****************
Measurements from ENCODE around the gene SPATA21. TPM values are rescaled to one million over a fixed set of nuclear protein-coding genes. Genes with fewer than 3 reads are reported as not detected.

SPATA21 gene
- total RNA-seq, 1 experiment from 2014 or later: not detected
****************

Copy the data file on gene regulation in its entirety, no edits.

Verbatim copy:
Measurements from ENCODE around the gene SPATA21. TPM values are rescaled to one million over a fixed set of nuclear protein-coding genes. Genes with fewer than 3 reads are reported as not detected.

SPATA21 gene
- total RNA-seq, 1 experiment from 2014 or later: not detected